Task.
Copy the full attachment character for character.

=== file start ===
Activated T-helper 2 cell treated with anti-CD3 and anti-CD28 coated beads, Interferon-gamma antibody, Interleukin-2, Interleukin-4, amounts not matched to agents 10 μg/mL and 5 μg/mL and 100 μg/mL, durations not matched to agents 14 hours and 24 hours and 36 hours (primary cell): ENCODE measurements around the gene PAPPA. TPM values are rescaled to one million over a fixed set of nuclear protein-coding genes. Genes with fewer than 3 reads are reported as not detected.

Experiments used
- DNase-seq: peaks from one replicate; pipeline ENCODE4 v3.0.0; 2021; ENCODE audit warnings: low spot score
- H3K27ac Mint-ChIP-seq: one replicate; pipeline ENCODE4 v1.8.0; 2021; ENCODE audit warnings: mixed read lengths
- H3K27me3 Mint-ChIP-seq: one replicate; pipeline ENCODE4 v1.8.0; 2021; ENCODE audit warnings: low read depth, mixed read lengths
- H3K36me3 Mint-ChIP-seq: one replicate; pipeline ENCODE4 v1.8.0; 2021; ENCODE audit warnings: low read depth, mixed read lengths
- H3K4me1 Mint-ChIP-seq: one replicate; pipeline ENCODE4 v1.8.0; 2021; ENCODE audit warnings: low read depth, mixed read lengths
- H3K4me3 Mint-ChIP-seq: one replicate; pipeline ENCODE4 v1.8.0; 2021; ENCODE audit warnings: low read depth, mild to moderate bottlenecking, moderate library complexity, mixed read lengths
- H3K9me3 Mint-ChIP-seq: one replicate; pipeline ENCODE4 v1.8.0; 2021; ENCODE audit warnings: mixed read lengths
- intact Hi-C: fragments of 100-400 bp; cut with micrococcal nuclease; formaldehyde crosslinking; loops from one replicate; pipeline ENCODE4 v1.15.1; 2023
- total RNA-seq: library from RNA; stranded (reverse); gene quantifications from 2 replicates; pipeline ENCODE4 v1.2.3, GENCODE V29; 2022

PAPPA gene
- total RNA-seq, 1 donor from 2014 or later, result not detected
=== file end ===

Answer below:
Activated T-helper 2 cell treated with anti-CD3 and anti-CD28 coated beads, Interferon-gamma antibody, Interleukin-2, Interleukin-4, amounts not matched to agents 10 μg/mL and 5 μg/mL and 100 μg/mL, durations not matched to agents 14 hours and 24 hours and 36 hours (primary cell): ENCODE measurements around the gene PAPPA. TPM values are rescaled to one million over a fixed set of nuclear protein-coding genes. Genes with fewer than 3 reads are reported as not detected.

Experiments used
- DNase-seq: peaks from one replicate; pipeline ENCODE4 v3.0.0; 2021; ENCODE audit warnings: low spot score
- H3K27ac Mint-ChIP-seq: one replicate; pipeline ENCODE4 v1.8.0; 2021; ENCODE audit warnings: mixed read lengths
- H3K27me3 Mint-ChIP-seq: one replicate; pipeline ENCODE4 v1.8.0; 2021; ENCODE audit warnings: low read depth, mixed read lengths
- H3K36me3 Mint-ChIP-seq: one replicate; pipeline ENCODE4 v1.8.0; 2021; ENCODE audit warnings: low read depth, mixed read lengths
- H3K4me1 Mint-ChIP-seq: one replicate; pipeline ENCODE4 v1.8.0; 2021; ENCODE audit warnings: low read depth, mixed read lengths
- H3K4me3 Mint-ChIP-seq: one replicate; pipeline ENCODE4 v1.8.0; 2021; ENCODE audit warnings: low read depth, mild to moderate bottlenecking, moderate library complexity, mixed read lengths
- H3K9me3 Mint-ChIP-seq: one replicate; pipeline ENCODE4 v1.8.0; 2021; ENCODE audit warnings: mixed read lengths
- intact Hi-C: fragments of 100-400 bp; cut with micrococcal nuclease; formaldehyde crosslinking; loops from one replicate; pipeline ENCODE4 v1.15.1; 2023
- total RNA-seq: library from RNA; stranded (reverse); gene quantifications from 2 replicates; pipeline ENCODE4 v1.2.3, GENCODE V29; 2022

PAPPA gene
- total RNA-seq, 1 donor from 2014 or later, result not detected